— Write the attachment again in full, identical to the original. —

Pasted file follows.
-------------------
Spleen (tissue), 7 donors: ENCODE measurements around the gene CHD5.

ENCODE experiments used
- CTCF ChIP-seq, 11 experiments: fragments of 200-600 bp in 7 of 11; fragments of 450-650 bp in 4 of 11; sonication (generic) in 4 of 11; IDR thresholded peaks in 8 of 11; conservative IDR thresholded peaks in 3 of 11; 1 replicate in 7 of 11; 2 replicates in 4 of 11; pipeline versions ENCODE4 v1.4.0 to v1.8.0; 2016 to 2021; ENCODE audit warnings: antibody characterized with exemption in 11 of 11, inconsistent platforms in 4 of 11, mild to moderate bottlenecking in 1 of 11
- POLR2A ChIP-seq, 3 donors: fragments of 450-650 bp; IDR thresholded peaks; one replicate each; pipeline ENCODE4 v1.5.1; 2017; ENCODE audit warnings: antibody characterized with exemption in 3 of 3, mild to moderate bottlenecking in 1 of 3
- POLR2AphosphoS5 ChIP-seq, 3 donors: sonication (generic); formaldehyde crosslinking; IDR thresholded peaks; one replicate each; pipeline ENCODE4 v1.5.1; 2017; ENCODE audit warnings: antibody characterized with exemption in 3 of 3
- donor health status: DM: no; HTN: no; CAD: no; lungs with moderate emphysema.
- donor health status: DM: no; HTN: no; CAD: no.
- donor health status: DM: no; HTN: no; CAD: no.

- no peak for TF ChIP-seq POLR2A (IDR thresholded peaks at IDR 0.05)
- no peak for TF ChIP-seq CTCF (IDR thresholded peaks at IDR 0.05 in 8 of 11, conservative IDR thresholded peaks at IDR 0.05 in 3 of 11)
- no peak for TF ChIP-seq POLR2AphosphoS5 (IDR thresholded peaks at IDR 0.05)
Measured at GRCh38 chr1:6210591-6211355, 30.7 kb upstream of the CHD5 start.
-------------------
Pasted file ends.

Spleen (tissue), 7 donors: ENCODE measurements around the gene CHD5.

ENCODE experiments used
- CTCF ChIP-seq, 11 experiments: fragments of 200-600 bp in 7 of 11; fragments of 450-650 bp in 4 of 11; sonication (generic) in 4 of 11; IDR thresholded peaks in 8 of 11; conservative IDR thresholded peaks in 3 of 11; 1 replicate in 7 of 11; 2 replicates in 4 of 11; pipeline versions ENCODE4 v1.4.0 to v1.8.0; 2016 to 2021; ENCODE audit warnings: antibody characterized with exemption in 11 of 11, inconsistent platforms in 4 of 11, mild to moderate bottlenecking in 1 of 11
- POLR2A ChIP-seq, 3 donors: fragments of 450-650 bp; IDR thresholded peaks; one replicate each; pipeline ENCODE4 v1.5.1; 2017; ENCODE audit warnings: antibody characterized with exemption in 3 of 3, mild to moderate bottlenecking in 1 of 3
- POLR2AphosphoS5 ChIP-seq, 3 donors: sonication (generic); formaldehyde crosslinking; IDR thresholded peaks; one replicate each; pipeline ENCODE4 v1.5.1; 2017; ENCODE audit warnings: antibody characterized with exemption in 3 of 3
- donor health status: DM: no; HTN: no; CAD: no; lungs with moderate emphysema.
- donor health status: DM: no; HTN: no; CAD: no.
- donor health status: DM: no; HTN: no; CAD: no.

- no peak for TF ChIP-seq POLR2A (IDR thresholded peaks at IDR 0.05)
- no peak for TF ChIP-seq CTCF (IDR thresholded peaks at IDR 0.05 in 8 of 11, conservative IDR thresholded peaks at IDR 0.05 in 3 of 11)
- no peak for TF ChIP-seq POLR2AphosphoS5 (IDR thresholded peaks at IDR 0.05)
Measured at GRCh38 chr1:6210591-6211355, 30.7 kb upstream of the CHD5 start.